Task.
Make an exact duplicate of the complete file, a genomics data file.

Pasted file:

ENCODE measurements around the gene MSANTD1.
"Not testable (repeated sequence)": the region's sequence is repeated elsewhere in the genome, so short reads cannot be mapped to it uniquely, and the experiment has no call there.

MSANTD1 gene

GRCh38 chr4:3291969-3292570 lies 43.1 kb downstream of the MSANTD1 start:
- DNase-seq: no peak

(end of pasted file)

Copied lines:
ENCODE measurements around the gene MSANTD1.
"Not testable (repeated sequence)": the region's sequence is repeated elsewhere in the genome, so short reads cannot be mapped to it uniquely, and the experiment has no call there.

MSANTD1 gene

GRCh38 chr4:3291969-3292570 lies 43.1 kb downstream of the MSANTD1 start:
- DNase-seq: no peak